Mothers working, not the end of the world

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Hard-line conservatives take note. As reported in The Economist:

Contrary to these veiled aspersions, the study in question should reassure career-minded mothers. Conducted by researchers at University College London, it surveyed 19,000 British households to determine how parental employment affects a child’s behaviour throughout the first five years of life.

The results will startle those who think that children benefit from having a stay-at-home mum. In fact, the paper indicates that maternal employment can often improve the chances of having well-adjusted kids.

For example, five-year-olds whose mothers had been at home when they were babies were more likely to have behavioural problems than other children. For each child, the longer the time their mother was off work, the more bratty was the child’s behaviour. Housebound women were also far more likely to report symptoms of depression than their working counterparts, problems which can only make the process of childrearing more difficult.

Always remember to read the fine print though, and ‘working parents’ is often a mask in a study for income levels and other determinants of hardship, things that really matter when we’re talking about long-term outcomes for children.

Of course, life can rarely be boiled down to simple equations of cause and effect. What complicates this picture is the correlation between work patterns and other factors like lower household income, poorer education and depression, which might affect whether a woman chooses to go to work. Interestingly, when the study adjusted for these factors, the relationship between bad behaviour and maternal unemployment remained strong for girls but not for boys. This may reflect, the authors said, “the importance of gender in family role model processes”—the inference being that girls benefit from having a mother as an exemplar of a woman who is successful and independent, while the effect is less pronounced for boys.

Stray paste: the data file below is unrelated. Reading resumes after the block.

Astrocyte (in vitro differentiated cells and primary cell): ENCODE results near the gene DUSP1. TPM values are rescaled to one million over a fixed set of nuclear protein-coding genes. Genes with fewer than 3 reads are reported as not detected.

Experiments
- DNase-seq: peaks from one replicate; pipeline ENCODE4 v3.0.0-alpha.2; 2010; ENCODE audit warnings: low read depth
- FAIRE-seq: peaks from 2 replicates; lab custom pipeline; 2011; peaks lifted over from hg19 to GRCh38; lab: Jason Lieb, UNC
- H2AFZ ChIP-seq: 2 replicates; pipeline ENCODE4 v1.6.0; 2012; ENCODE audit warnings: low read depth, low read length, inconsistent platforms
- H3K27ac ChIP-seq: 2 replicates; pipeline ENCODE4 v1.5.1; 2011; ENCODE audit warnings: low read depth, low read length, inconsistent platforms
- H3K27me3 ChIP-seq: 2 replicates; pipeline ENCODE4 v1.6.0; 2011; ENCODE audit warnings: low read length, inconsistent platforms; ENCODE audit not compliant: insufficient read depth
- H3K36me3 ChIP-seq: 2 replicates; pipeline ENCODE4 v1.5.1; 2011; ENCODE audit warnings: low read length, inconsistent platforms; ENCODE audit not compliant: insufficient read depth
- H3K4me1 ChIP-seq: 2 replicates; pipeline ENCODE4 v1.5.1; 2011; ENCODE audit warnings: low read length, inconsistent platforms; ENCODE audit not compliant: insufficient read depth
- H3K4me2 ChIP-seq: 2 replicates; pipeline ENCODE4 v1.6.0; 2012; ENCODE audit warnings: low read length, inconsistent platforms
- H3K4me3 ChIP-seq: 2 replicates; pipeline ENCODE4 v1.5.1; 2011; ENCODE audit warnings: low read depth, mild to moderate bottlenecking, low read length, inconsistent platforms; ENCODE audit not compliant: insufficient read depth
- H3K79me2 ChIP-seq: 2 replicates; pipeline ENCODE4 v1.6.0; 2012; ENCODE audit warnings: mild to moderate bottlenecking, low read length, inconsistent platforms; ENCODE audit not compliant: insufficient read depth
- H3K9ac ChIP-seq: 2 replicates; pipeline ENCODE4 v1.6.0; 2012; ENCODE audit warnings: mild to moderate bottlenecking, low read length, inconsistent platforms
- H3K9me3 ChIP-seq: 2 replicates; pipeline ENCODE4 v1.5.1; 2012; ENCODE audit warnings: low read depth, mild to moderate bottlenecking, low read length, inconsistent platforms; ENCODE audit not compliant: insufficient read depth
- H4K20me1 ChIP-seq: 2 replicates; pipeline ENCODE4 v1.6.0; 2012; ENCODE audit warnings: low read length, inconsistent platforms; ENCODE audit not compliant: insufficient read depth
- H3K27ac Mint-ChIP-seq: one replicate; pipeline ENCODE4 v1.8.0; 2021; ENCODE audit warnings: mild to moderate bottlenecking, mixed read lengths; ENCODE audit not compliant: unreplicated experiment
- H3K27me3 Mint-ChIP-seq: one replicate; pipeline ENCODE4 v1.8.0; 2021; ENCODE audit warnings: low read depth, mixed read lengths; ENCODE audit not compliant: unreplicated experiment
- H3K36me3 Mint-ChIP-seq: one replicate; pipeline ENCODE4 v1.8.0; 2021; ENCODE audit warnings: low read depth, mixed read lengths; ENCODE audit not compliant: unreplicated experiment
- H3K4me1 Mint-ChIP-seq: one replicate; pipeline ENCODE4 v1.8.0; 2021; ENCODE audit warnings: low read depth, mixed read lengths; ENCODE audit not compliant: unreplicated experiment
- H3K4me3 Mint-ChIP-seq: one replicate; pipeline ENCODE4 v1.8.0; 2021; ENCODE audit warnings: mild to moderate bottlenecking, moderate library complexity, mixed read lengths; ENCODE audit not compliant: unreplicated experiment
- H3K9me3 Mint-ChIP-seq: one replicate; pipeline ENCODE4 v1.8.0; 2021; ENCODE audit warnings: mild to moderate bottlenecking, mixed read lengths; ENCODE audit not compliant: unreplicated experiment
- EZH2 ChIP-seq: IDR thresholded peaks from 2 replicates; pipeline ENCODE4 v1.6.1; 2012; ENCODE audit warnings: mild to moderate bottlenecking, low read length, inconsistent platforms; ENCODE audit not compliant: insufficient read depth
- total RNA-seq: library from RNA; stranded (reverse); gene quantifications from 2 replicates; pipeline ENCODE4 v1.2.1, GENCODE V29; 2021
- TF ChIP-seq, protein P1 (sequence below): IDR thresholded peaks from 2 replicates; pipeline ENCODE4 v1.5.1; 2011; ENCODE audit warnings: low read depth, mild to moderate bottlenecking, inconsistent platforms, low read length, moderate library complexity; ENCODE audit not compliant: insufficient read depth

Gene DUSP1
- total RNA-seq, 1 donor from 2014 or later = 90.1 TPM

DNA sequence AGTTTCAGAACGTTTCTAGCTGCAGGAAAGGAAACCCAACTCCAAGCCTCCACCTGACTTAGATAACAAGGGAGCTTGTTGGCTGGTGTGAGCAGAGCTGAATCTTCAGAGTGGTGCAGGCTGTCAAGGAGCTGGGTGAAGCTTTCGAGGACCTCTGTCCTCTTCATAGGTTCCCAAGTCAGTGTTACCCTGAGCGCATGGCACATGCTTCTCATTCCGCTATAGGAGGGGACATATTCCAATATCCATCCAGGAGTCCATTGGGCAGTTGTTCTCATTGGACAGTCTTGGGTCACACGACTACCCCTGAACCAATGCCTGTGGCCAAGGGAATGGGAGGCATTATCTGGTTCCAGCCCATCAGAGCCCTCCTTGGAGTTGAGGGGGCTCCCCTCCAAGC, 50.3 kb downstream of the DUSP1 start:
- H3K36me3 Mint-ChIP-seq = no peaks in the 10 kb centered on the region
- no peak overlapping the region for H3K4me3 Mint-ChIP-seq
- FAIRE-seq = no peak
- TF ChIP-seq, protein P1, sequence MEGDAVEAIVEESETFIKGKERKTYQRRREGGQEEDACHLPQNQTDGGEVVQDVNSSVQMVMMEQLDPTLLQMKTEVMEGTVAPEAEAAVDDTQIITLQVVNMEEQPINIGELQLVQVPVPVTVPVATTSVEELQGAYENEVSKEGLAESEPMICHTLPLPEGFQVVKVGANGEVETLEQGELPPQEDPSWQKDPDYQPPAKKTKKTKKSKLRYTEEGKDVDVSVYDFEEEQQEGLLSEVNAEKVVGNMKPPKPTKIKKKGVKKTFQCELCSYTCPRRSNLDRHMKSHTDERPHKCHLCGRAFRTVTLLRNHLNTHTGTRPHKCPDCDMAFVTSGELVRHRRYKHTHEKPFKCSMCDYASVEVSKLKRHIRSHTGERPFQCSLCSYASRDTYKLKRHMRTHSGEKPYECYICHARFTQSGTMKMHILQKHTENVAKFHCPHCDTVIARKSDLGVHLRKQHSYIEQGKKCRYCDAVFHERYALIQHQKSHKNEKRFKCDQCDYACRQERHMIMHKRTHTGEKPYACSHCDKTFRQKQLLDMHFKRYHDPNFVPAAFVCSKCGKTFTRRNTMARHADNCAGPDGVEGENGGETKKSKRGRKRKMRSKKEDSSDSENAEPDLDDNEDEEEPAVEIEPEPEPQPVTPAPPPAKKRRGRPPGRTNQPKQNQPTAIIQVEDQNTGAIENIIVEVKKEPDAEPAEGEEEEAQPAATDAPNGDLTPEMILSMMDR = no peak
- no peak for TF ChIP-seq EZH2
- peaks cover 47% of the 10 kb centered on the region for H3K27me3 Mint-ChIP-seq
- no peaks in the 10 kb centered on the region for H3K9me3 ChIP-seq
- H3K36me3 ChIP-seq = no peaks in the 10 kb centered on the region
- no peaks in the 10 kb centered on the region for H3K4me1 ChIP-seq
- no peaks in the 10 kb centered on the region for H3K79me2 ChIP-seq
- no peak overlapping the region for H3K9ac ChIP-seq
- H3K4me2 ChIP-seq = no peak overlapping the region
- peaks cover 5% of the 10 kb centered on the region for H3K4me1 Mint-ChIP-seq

The paper also looked at the working arrangements of all adults in the household—a sensible method, and a point of distinction with other studies that focused exclusively on what mothers do with their time. Once again, the trends differed by sex. Boys, but not girls, were likely to suffer from their mother being the sole breadwinner, although once the results were adjusted for income, education and depression, the detrimental impact on boys disappeared. Boys thrived equally in homes where both parents were working, and in two-parent “traditional” families in which their mothers stayed at home. Girls, in contrast, appeared to have significantly fewer problems where both parents were employed than in traditional homes.

The study raises more questions than answers, doesn’t it?

Cross-posted at blue milk.

Categories: economics, gender & feminism, parenting, work and family

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2 replies

  1. The study raises more questions than answers, doesn’t it?

    It does indeed, and thank you for posting on it. (I wanted to comment last night, but my internet flaked out.)
    I’m not entirely surprised that what the parent of the same gender does has a stronger effect on girls than on boys.

  2. This is interesting.
    I’ve been talking with my partner the possibility of having kids sometime in the next 5 years, and am into the idea of equally shared parenting – which means equally shared breadwinning. It’s hard to find stuff to read about it – especially since in all likelihood he’ll be able to earn more than me, only I don’t want to be the only one to sacrifice my career – and there’s a possibility that I could be the one to end up earning more if I stay in my job long enough.

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